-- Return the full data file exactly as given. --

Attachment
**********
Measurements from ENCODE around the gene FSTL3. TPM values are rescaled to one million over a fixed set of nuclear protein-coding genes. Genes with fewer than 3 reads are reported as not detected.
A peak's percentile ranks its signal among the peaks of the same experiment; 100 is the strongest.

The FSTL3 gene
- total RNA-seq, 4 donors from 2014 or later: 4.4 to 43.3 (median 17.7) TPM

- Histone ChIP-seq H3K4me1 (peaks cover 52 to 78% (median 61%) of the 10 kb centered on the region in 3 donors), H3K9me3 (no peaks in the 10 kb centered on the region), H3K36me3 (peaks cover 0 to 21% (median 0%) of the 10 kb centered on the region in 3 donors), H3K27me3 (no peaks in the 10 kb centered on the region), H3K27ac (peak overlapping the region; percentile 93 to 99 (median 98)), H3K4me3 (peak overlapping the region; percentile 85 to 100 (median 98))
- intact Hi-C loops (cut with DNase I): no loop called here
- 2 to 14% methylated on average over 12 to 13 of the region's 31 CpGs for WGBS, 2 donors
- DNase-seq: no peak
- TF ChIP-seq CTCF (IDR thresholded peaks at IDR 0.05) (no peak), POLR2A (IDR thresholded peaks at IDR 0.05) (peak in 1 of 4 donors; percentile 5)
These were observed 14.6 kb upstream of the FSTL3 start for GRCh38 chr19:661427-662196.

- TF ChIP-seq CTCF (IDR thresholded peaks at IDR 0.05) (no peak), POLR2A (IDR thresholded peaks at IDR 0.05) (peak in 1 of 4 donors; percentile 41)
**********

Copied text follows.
Measurements from ENCODE around the gene FSTL3. TPM values are rescaled to one million over a fixed set of nuclear protein-coding genes. Genes with fewer than 3 reads are reported as not detected.
A peak's percentile ranks its signal among the peaks of the same experiment; 100 is the strongest.

The FSTL3 gene
- total RNA-seq, 4 donors from 2014 or later: 4.4 to 43.3 (median 17.7) TPM

- Histone ChIP-seq H3K4me1 (peaks cover 52 to 78% (median 61%) of the 10 kb centered on the region in 3 donors), H3K9me3 (no peaks in the 10 kb centered on the region), H3K36me3 (peaks cover 0 to 21% (median 0%) of the 10 kb centered on the region in 3 donors), H3K27me3 (no peaks in the 10 kb centered on the region), H3K27ac (peak overlapping the region; percentile 93 to 99 (median 98)), H3K4me3 (peak overlapping the region; percentile 85 to 100 (median 98))
- intact Hi-C loops (cut with DNase I): no loop called here
- 2 to 14% methylated on average over 12 to 13 of the region's 31 CpGs for WGBS, 2 donors
- DNase-seq: no peak
- TF ChIP-seq CTCF (IDR thresholded peaks at IDR 0.05) (no peak), POLR2A (IDR thresholded peaks at IDR 0.05) (peak in 1 of 4 donors; percentile 5)
These were observed 14.6 kb upstream of the FSTL3 start for GRCh38 chr19:661427-662196.

- TF ChIP-seq CTCF (IDR thresholded peaks at IDR 0.05) (no peak), POLR2A (IDR thresholded peaks at IDR 0.05) (peak in 1 of 4 donors; percentile 41)